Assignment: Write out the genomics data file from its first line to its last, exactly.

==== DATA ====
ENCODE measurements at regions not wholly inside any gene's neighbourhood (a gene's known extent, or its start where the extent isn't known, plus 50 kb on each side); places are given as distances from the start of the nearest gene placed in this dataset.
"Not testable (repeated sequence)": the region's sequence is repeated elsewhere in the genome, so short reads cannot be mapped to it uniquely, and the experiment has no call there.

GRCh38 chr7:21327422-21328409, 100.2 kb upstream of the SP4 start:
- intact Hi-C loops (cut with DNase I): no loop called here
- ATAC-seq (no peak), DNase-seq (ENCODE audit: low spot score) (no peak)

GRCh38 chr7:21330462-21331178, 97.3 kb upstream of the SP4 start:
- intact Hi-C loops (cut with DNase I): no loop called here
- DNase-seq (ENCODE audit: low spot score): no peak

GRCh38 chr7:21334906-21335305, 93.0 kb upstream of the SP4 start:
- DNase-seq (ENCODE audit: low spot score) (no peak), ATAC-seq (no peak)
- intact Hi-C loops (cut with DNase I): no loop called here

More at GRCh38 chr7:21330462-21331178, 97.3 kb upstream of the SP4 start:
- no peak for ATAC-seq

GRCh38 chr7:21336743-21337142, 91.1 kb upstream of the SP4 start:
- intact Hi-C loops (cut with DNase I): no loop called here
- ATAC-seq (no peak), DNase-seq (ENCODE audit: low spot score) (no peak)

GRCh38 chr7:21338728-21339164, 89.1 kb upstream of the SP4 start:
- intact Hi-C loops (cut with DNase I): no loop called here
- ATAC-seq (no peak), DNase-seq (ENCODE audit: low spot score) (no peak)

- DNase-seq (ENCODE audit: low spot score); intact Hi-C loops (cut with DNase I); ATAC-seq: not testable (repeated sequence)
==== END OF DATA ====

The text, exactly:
ENCODE measurements at regions not wholly inside any gene's neighbourhood (a gene's known extent, or its start where the extent isn't known, plus 50 kb on each side); places are given as distances from the start of the nearest gene placed in this dataset.
"Not testable (repeated sequence)": the region's sequence is repeated elsewhere in the genome, so short reads cannot be mapped to it uniquely, and the experiment has no call there.

GRCh38 chr7:21327422-21328409, 100.2 kb upstream of the SP4 start:
- intact Hi-C loops (cut with DNase I): no loop called here
- ATAC-seq (no peak), DNase-seq (ENCODE audit: low spot score) (no peak)

GRCh38 chr7:21330462-21331178, 97.3 kb upstream of the SP4 start:
- intact Hi-C loops (cut with DNase I): no loop called here
- DNase-seq (ENCODE audit: low spot score): no peak

GRCh38 chr7:21334906-21335305, 93.0 kb upstream of the SP4 start:
- DNase-seq (ENCODE audit: low spot score) (no peak), ATAC-seq (no peak)
- intact Hi-C loops (cut with DNase I): no loop called here

More at GRCh38 chr7:21330462-21331178, 97.3 kb upstream of the SP4 start:
- no peak for ATAC-seq

GRCh38 chr7:21336743-21337142, 91.1 kb upstream of the SP4 start:
- intact Hi-C loops (cut with DNase I): no loop called here
- ATAC-seq (no peak), DNase-seq (ENCODE audit: low spot score) (no peak)

GRCh38 chr7:21338728-21339164, 89.1 kb upstream of the SP4 start:
- intact Hi-C loops (cut with DNase I): no loop called here
- ATAC-seq (no peak), DNase-seq (ENCODE audit: low spot score) (no peak)

- DNase-seq (ENCODE audit: low spot score); intact Hi-C loops (cut with DNase I); ATAC-seq: not testable (repeated sequence)